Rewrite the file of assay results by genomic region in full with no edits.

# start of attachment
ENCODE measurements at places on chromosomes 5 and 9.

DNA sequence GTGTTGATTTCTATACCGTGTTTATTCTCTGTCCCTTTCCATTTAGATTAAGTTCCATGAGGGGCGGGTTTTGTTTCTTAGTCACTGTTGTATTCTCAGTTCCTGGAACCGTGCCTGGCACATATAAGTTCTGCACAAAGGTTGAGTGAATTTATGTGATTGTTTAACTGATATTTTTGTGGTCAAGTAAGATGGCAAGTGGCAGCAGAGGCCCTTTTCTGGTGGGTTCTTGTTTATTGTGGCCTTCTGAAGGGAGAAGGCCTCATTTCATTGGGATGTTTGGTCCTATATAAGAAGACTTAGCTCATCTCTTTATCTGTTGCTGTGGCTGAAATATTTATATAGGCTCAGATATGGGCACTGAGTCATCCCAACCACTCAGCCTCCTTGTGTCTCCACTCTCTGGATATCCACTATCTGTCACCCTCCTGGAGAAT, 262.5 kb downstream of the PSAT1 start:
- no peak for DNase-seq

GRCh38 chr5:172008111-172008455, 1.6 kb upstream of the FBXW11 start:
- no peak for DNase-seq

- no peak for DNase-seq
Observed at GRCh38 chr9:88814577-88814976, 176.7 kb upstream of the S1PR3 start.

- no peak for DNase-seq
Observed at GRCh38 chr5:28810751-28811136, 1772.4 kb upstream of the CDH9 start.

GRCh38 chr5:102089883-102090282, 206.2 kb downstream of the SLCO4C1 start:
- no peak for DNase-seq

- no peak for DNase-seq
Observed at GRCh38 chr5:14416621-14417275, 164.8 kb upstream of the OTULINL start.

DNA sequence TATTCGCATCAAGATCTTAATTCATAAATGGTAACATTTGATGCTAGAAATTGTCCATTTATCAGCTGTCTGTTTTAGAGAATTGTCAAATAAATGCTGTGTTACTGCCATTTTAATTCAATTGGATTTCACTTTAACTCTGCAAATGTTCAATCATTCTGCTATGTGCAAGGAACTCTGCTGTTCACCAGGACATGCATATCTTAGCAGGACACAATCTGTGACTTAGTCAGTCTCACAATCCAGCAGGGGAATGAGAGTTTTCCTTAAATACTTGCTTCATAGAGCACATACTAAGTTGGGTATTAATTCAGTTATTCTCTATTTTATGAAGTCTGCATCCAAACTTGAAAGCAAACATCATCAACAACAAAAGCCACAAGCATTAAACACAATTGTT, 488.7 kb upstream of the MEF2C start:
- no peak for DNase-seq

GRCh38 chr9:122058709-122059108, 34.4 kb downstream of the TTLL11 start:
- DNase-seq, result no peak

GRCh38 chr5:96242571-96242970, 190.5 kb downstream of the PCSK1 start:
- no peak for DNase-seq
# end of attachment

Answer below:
ENCODE measurements at places on chromosomes 5 and 9.

DNA sequence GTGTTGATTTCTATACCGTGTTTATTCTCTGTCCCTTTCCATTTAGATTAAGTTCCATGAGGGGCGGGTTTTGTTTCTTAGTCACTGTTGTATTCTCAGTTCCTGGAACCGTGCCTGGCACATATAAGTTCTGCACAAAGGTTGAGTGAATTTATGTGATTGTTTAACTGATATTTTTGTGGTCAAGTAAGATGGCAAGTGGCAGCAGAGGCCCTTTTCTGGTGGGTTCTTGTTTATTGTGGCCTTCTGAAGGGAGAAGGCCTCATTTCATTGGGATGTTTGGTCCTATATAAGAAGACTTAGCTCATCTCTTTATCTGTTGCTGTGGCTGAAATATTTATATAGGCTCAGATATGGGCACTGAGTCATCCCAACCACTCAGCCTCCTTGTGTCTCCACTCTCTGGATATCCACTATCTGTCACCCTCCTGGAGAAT, 262.5 kb downstream of the PSAT1 start:
- no peak for DNase-seq

GRCh38 chr5:172008111-172008455, 1.6 kb upstream of the FBXW11 start:
- no peak for DNase-seq

- no peak for DNase-seq
Observed at GRCh38 chr9:88814577-88814976, 176.7 kb upstream of the S1PR3 start.

- no peak for DNase-seq
Observed at GRCh38 chr5:28810751-28811136, 1772.4 kb upstream of the CDH9 start.

GRCh38 chr5:102089883-102090282, 206.2 kb downstream of the SLCO4C1 start:
- no peak for DNase-seq

- no peak for DNase-seq
Observed at GRCh38 chr5:14416621-14417275, 164.8 kb upstream of the OTULINL start.

DNA sequence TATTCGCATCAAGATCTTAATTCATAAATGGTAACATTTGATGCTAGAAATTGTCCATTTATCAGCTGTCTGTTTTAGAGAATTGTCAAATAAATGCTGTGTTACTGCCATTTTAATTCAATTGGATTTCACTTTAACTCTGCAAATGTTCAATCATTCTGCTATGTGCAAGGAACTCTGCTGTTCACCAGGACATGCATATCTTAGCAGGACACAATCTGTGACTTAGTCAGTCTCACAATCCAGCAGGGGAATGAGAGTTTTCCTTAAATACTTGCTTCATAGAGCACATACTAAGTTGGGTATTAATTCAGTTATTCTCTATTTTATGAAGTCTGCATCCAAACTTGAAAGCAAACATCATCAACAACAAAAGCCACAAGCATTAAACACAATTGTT, 488.7 kb upstream of the MEF2C start:
- no peak for DNase-seq

GRCh38 chr9:122058709-122059108, 34.4 kb downstream of the TTLL11 start:
- DNase-seq, result no peak

GRCh38 chr5:96242571-96242970, 190.5 kb downstream of the PCSK1 start:
- no peak for DNase-seq